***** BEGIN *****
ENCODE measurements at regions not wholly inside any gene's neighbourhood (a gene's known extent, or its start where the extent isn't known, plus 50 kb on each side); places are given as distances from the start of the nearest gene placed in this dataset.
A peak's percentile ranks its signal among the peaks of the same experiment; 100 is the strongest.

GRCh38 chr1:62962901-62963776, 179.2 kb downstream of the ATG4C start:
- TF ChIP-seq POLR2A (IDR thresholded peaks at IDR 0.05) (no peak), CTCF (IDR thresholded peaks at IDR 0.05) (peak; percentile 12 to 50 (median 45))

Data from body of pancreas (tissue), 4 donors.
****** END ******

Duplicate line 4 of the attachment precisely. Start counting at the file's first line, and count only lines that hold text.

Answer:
- TF ChIP-seq POLR2A (IDR thresholded peaks at IDR 0.05) (no peak), CTCF (IDR thresholded peaks at IDR 0.05) (peak; percentile 12 to 50 (median 45))